At eighteen, a dropout, I met Chip at a Cambridge coffee house. His elfin nose was freckled, his hair fell straight, blunt cut, to his chin. At fifteen his mother seduced him. It went on for two years, he said. Some things don't make sense. During a blizzard he cut the telephone wires, left home and hitched to Boston. Or so he told me. That made sense. We traveled on money I saved from Christmas, then survived on welfare, a furnished room, and food stamps. I claimed a downtown corner at dawn. All Monday long, and Tuesday, I crowed, Phoenix! Boston After Dark! Some weeks we made fifty selling the news. The garbage piled in August. One night we tried to hitch to Vermont. Things happen. Some don't make sense. The cream sedan stopped short. I'm Sid, he said, towering as he stowed packs in the trunk. His hair was white, brushed back, and bushy; his nose thick, but genial. Driving, he described his show- a circus. Did we need jobs? But first, an interview – we could go now, to his walk-up. Yes? You'll wear a little vest in the show, he said, so I have to see your breasts, and I – was it bravado? – peeled off my shirt. Things never make sense. Your bra, he said. Twirl! Let's talk in the other room. His bed. It made no sense. His belly – large and hairy, his small needy prick. I tried to use my mouth, but couldn't. He sent for Chip. I waited. The kitchen light bulb dangled. A photo, black and white, of five cops in uniform on the shelf. When they came back, Sid pointed, Yes. My brother is a cop – my uncle – in the mob. As if it made sense, he drove us back. Don't tell police, or boom! As soon as you forget – your parents – neighbors – boom! he said, and left bags and us, two hours later, on the edge of Route 2 West.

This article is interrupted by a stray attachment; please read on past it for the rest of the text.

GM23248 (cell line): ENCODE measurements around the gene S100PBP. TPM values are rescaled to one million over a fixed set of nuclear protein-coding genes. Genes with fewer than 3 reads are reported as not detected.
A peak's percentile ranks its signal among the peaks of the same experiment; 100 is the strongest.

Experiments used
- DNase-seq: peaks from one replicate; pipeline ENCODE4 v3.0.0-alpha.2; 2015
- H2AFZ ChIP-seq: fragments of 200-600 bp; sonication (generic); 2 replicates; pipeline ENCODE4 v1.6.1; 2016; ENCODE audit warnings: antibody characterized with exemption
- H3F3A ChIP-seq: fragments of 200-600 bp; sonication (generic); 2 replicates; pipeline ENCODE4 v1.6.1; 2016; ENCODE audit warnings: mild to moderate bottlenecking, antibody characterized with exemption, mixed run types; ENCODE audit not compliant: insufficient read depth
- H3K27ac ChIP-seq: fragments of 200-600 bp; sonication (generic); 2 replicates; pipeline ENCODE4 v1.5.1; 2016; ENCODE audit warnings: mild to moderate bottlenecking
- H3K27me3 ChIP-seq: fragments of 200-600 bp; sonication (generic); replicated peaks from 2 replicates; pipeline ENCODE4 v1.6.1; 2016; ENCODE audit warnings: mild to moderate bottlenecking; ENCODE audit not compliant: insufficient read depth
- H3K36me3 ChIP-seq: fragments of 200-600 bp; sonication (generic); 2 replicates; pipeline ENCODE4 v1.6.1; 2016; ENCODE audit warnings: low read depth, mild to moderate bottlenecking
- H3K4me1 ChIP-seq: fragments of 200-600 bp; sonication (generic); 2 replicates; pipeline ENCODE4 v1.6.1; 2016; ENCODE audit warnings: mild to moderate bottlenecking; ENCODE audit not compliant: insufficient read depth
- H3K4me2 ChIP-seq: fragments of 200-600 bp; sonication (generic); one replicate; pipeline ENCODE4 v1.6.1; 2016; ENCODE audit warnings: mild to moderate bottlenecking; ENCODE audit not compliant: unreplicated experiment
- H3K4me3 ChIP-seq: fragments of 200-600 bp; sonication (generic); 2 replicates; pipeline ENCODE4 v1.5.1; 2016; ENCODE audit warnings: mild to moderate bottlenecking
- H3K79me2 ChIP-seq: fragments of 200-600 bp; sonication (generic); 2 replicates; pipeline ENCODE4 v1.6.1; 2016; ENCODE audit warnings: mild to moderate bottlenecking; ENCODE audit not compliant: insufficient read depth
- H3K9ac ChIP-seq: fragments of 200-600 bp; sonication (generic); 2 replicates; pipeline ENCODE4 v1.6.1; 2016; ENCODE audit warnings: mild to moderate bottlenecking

Kathryn Weld is a mathematician and a poet living just north of New York City. She teaches at Manhattan College. She still spends summers in a rustic family home in the Adirondacks. She received her M.F.A. from Sewanee School of Letters and her Ph.D. (in Algebraic Topology) from the CUNY Graduate Center. She was a finalist in the Gearhart Poetry Contest.